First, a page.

/*  What is in the table now?  */
SELECT szamla, megnevezes from proba;


   --                            | megnevez-
   -- szamla                     | es
   -- -------------------------- | ---------
   -- 000000000000000000000000   | BLACK*
   -- 333333333333333333333333   | BLACK*
   -- 666666666666666666666666   | BLACK*
   -- 999999999999999999999999   | BLACK*
   -- 111111111111111111111111   | WHITE*
   -- 222222222222222222222222   | WHITE*
   -- 444444444444444444444444   | WHITE*
   -- 555555555555555555555555   | WHITE*
   -- 777777777777777777777777   | WHITE*
   -- 888888888888888888888888   | WHITE*

DROP TABLE proba;

   --   Script Stats: Total Script Execution Time:     0d 00h 00m and
00.031s
   --                 Total Script Query Time:         -- --- --- ---
--.----
   --                 Total Database Rows Changed:     20
   --                 Total Virtual-Machine Steps:     911
   --                 Last executed Item Index:        8
   --                 Last Script Error:
   --
------------------------------------------------------------------------------------------------

   -- 2017-03-08 11:36:33.948  |  [Success]    Script Success.
   -- 2017-03-08 11:36:33.948  |  [Success]    Transaction Rolled back.
   -- -------  DB-Engine Logs (Contains logged information from all DB
connections during run)  ------
   -- [2017-03-08 11:36:33.894] APPLICATION : Script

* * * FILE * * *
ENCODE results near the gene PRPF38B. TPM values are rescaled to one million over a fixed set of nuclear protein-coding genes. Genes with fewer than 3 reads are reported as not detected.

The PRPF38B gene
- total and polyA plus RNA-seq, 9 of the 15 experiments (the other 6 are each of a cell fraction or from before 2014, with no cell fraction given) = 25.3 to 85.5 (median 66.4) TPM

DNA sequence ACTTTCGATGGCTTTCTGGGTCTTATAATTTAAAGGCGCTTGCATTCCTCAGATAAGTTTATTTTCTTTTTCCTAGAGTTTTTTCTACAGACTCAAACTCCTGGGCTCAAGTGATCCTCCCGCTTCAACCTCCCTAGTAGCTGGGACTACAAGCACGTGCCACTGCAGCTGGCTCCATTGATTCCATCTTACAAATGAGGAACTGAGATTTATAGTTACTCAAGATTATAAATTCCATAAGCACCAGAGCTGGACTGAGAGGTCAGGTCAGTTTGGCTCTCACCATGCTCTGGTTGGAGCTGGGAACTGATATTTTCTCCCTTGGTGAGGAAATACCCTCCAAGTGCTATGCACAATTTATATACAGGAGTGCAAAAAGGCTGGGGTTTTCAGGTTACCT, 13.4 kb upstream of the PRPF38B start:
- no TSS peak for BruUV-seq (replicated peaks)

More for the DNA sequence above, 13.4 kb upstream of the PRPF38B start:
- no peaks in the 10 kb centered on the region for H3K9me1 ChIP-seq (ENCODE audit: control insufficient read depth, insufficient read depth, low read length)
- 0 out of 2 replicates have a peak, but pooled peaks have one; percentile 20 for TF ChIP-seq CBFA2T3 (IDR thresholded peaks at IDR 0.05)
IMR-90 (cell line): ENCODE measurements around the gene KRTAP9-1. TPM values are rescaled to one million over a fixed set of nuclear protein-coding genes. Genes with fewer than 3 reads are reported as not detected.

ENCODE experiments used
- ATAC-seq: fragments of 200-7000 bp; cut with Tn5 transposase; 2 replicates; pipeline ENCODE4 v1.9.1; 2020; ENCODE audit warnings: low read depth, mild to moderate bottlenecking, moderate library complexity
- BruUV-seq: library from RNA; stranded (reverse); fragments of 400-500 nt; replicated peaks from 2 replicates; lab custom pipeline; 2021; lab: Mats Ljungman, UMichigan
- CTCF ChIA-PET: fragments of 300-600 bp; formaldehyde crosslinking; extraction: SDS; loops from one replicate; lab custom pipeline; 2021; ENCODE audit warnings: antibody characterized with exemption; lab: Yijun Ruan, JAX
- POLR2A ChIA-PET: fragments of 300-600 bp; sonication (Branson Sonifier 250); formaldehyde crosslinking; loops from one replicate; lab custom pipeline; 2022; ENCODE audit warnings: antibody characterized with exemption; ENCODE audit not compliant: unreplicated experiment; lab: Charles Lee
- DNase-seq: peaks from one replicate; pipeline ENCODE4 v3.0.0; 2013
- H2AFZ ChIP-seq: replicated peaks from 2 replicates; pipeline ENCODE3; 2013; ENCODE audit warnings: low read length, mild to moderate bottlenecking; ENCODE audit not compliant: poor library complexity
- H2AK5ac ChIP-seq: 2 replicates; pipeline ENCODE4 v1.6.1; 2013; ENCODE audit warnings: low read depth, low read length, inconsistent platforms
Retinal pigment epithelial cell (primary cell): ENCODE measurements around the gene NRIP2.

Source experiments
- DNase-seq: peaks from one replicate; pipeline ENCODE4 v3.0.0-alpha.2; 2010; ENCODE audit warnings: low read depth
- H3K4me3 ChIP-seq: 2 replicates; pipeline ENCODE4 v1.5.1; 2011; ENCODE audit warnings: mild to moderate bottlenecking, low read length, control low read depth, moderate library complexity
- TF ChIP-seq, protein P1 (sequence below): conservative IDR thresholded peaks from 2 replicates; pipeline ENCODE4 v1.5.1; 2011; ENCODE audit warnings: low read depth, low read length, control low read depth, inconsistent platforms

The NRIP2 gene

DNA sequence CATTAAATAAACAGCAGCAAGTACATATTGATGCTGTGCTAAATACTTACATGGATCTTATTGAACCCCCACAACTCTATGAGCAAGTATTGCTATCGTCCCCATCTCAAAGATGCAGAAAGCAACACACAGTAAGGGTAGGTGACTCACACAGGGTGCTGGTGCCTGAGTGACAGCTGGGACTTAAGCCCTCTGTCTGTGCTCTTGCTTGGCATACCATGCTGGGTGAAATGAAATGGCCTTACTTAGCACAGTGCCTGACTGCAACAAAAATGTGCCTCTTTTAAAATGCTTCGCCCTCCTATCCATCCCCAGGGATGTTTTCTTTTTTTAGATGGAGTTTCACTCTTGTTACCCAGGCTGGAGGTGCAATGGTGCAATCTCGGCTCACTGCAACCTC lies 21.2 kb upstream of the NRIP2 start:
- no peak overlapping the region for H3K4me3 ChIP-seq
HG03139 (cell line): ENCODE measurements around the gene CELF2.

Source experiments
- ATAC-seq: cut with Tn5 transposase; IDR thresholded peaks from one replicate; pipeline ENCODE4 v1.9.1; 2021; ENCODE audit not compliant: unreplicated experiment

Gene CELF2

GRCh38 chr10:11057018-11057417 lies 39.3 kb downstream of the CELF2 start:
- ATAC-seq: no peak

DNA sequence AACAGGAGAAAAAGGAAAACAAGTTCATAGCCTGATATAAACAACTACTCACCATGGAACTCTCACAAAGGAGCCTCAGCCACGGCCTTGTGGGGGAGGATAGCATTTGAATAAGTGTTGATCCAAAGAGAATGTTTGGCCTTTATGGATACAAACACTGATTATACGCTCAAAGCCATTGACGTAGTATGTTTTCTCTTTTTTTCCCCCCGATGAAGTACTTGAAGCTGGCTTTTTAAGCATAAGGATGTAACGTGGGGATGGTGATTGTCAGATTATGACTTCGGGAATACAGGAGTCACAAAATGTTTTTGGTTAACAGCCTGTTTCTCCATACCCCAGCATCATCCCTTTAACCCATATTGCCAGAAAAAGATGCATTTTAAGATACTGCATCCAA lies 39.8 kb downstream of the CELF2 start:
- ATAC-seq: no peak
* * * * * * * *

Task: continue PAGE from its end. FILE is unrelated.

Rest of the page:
E:\Documents\RubyRegressionTest.sql started at 11:36:33.894 on 08 March.
   --
================================================================================================

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Re: sqlite3 feature or regression

Richard Hipp-3
In reply to this post by Vermes Mátyás-2
On 3/7/17, Vermes Mátyás <[hidden email]> wrote:
>> It is also unnecessarily complex and slow.
>
> The script ... is written in Ruby so that
> everybody can run it, and see its _results_.

The point is that I cannot run your Ruby script on my Ubuntu desktop
because I get an error:

/usr/lib/ruby/2.3.0/rubygems/core_ext/kernel_require.rb:55:in
`require': cannot load such file -- sqlite3 (LoadError)

No doubt there is some magic command (that I do not know) that I could
run that would load the necessary components.  But then I would only
be able to run ruby using whatever version of SQLite the package
supplier choose to bundle.  I would not be able to debug it.  I would
not be able to test a proposed fix.

Perhaps I could take some time and figure out the Ruby language, and
how to compile the SQLite Ruby Gem from scratch, then set up a
development environment so that I could debug a Ruby script.  That
might take a few hours, or a few days.  Why are you wanting me to work
so hard at this?

Wouldn't it be a lot easier if you just tell us what you think the
problem is, in words?

--
D. Richard Hipp
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Re: sqlite3 feature or regression

Vermes Mátyás-2
In reply to this post by R Smith

Well, as I wrote, I am not a Ruby programmer. I found this phenomena first in a CCC test program. CCC is a translator, which translate a Clipper-like language to C. So there is a state of a CCC program, which can be considered as pure C. There is no Ruby in it  at all. Ruby version was only written so that I can show the result on this mailing list. The CCC and the Ruby versions produce essentially the same results.


The wrong output on my Ubuntu Xenial box, SQLite 3.11.0  (Ruby script):
---------------------------------------------------------------------------------
 ./sqlite3-regression.rb
no such table: proba
What is in the table?
0 000000000000000000000000 BLACK
1 333333333333333333333333 BLACK